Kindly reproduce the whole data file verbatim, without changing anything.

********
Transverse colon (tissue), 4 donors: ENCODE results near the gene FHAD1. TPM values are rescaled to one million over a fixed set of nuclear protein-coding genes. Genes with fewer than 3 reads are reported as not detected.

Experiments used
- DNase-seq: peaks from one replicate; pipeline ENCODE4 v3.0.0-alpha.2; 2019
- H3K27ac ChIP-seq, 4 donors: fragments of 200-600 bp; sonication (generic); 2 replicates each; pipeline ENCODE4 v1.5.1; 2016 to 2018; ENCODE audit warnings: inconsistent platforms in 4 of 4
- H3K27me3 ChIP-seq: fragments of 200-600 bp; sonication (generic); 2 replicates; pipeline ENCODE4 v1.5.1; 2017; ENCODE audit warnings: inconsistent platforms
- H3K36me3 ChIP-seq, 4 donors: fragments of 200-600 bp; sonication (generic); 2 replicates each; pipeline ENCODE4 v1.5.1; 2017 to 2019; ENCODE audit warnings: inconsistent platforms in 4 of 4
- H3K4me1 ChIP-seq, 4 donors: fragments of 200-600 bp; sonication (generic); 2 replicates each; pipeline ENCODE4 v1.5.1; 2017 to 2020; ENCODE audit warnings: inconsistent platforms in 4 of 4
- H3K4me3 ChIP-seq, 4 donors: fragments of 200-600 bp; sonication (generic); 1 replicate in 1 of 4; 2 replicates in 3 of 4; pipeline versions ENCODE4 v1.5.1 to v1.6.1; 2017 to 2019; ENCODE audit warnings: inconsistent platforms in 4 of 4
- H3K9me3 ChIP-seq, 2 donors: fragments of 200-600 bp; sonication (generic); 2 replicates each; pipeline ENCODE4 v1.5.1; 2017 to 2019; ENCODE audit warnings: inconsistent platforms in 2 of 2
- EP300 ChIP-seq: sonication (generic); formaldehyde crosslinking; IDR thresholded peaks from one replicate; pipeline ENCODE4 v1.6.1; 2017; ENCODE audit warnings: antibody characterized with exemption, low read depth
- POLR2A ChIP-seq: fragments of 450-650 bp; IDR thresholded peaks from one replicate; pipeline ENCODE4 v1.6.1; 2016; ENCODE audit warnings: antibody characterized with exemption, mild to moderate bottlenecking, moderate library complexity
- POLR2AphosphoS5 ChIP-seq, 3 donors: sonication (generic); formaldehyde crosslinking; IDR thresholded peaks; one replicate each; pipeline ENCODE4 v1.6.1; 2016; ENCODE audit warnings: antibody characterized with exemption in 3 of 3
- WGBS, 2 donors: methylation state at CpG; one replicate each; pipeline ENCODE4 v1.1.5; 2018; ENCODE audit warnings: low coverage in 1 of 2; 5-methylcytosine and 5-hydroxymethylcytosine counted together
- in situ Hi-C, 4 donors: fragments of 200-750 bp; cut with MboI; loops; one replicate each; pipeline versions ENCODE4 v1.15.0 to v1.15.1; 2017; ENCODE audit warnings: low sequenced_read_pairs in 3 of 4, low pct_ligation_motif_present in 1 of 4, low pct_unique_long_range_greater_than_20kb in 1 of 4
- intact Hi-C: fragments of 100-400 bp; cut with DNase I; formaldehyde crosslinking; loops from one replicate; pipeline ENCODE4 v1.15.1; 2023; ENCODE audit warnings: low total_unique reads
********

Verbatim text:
Transverse colon (tissue), 4 donors: ENCODE results near the gene FHAD1. TPM values are rescaled to one million over a fixed set of nuclear protein-coding genes. Genes with fewer than 3 reads are reported as not detected.

Experiments used
- DNase-seq: peaks from one replicate; pipeline ENCODE4 v3.0.0-alpha.2; 2019
- H3K27ac ChIP-seq, 4 donors: fragments of 200-600 bp; sonication (generic); 2 replicates each; pipeline ENCODE4 v1.5.1; 2016 to 2018; ENCODE audit warnings: inconsistent platforms in 4 of 4
- H3K27me3 ChIP-seq: fragments of 200-600 bp; sonication (generic); 2 replicates; pipeline ENCODE4 v1.5.1; 2017; ENCODE audit warnings: inconsistent platforms
- H3K36me3 ChIP-seq, 4 donors: fragments of 200-600 bp; sonication (generic); 2 replicates each; pipeline ENCODE4 v1.5.1; 2017 to 2019; ENCODE audit warnings: inconsistent platforms in 4 of 4
- H3K4me1 ChIP-seq, 4 donors: fragments of 200-600 bp; sonication (generic); 2 replicates each; pipeline ENCODE4 v1.5.1; 2017 to 2020; ENCODE audit warnings: inconsistent platforms in 4 of 4
- H3K4me3 ChIP-seq, 4 donors: fragments of 200-600 bp; sonication (generic); 1 replicate in 1 of 4; 2 replicates in 3 of 4; pipeline versions ENCODE4 v1.5.1 to v1.6.1; 2017 to 2019; ENCODE audit warnings: inconsistent platforms in 4 of 4
- H3K9me3 ChIP-seq, 2 donors: fragments of 200-600 bp; sonication (generic); 2 replicates each; pipeline ENCODE4 v1.5.1; 2017 to 2019; ENCODE audit warnings: inconsistent platforms in 2 of 2
- EP300 ChIP-seq: sonication (generic); formaldehyde crosslinking; IDR thresholded peaks from one replicate; pipeline ENCODE4 v1.6.1; 2017; ENCODE audit warnings: antibody characterized with exemption, low read depth
- POLR2A ChIP-seq: fragments of 450-650 bp; IDR thresholded peaks from one replicate; pipeline ENCODE4 v1.6.1; 2016; ENCODE audit warnings: antibody characterized with exemption, mild to moderate bottlenecking, moderate library complexity
- POLR2AphosphoS5 ChIP-seq, 3 donors: sonication (generic); formaldehyde crosslinking; IDR thresholded peaks; one replicate each; pipeline ENCODE4 v1.6.1; 2016; ENCODE audit warnings: antibody characterized with exemption in 3 of 3
- WGBS, 2 donors: methylation state at CpG; one replicate each; pipeline ENCODE4 v1.1.5; 2018; ENCODE audit warnings: low coverage in 1 of 2; 5-methylcytosine and 5-hydroxymethylcytosine counted together
- in situ Hi-C, 4 donors: fragments of 200-750 bp; cut with MboI; loops; one replicate each; pipeline versions ENCODE4 v1.15.0 to v1.15.1; 2017; ENCODE audit warnings: low sequenced_read_pairs in 3 of 4, low pct_ligation_motif_present in 1 of 4, low pct_unique_long_range_greater_than_20kb in 1 of 4
- intact Hi-C: fragments of 100-400 bp; cut with DNase I; formaldehyde crosslinking; loops from one replicate; pipeline ENCODE4 v1.15.1; 2023; ENCODE audit warnings: low total_unique reads